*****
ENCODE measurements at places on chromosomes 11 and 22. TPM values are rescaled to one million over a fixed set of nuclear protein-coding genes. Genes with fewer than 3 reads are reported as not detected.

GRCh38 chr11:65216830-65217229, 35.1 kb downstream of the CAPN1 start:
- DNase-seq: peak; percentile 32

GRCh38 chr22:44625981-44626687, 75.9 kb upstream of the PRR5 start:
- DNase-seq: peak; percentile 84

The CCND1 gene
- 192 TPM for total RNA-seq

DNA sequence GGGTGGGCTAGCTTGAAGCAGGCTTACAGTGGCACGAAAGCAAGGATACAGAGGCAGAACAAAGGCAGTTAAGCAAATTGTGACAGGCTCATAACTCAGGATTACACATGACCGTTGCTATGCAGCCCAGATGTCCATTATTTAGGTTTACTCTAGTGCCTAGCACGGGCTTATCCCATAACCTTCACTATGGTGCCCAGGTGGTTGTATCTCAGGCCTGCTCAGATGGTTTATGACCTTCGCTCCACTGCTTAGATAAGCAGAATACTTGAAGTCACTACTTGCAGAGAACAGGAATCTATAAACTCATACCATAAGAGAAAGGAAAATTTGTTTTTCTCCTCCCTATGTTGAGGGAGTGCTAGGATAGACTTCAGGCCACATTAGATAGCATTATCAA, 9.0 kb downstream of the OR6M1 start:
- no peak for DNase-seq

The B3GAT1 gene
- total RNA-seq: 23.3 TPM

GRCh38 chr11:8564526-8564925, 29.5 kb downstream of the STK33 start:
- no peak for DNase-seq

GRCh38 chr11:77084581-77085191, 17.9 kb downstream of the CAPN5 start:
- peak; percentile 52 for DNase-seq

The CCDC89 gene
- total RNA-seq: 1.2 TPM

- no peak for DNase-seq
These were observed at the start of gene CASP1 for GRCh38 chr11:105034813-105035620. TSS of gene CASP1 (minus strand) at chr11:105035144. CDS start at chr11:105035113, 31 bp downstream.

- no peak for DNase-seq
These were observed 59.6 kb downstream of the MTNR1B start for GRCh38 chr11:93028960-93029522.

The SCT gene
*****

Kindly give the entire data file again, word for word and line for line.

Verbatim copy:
ENCODE measurements at places on chromosomes 11 and 22. TPM values are rescaled to one million over a fixed set of nuclear protein-coding genes. Genes with fewer than 3 reads are reported as not detected.

GRCh38 chr11:65216830-65217229, 35.1 kb downstream of the CAPN1 start:
- DNase-seq: peak; percentile 32

GRCh38 chr22:44625981-44626687, 75.9 kb upstream of the PRR5 start:
- DNase-seq: peak; percentile 84

The CCND1 gene
- 192 TPM for total RNA-seq

DNA sequence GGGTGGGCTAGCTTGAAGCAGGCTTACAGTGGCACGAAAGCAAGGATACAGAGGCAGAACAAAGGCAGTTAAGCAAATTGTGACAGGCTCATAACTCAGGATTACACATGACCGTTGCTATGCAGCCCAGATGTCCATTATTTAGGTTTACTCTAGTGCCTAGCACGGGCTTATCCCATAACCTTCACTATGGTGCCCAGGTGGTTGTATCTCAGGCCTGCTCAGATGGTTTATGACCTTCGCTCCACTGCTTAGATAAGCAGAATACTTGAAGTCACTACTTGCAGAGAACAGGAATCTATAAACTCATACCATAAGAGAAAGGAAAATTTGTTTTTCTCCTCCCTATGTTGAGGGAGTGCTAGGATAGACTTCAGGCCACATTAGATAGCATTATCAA, 9.0 kb downstream of the OR6M1 start:
- no peak for DNase-seq

The B3GAT1 gene
- total RNA-seq: 23.3 TPM

GRCh38 chr11:8564526-8564925, 29.5 kb downstream of the STK33 start:
- no peak for DNase-seq

GRCh38 chr11:77084581-77085191, 17.9 kb downstream of the CAPN5 start:
- peak; percentile 52 for DNase-seq

The CCDC89 gene
- total RNA-seq: 1.2 TPM

- no peak for DNase-seq
These were observed at the start of gene CASP1 for GRCh38 chr11:105034813-105035620. TSS of gene CASP1 (minus strand) at chr11:105035144. CDS start at chr11:105035113, 31 bp downstream.

- no peak for DNase-seq
These were observed 59.6 kb downstream of the MTNR1B start for GRCh38 chr11:93028960-93029522.

The SCT gene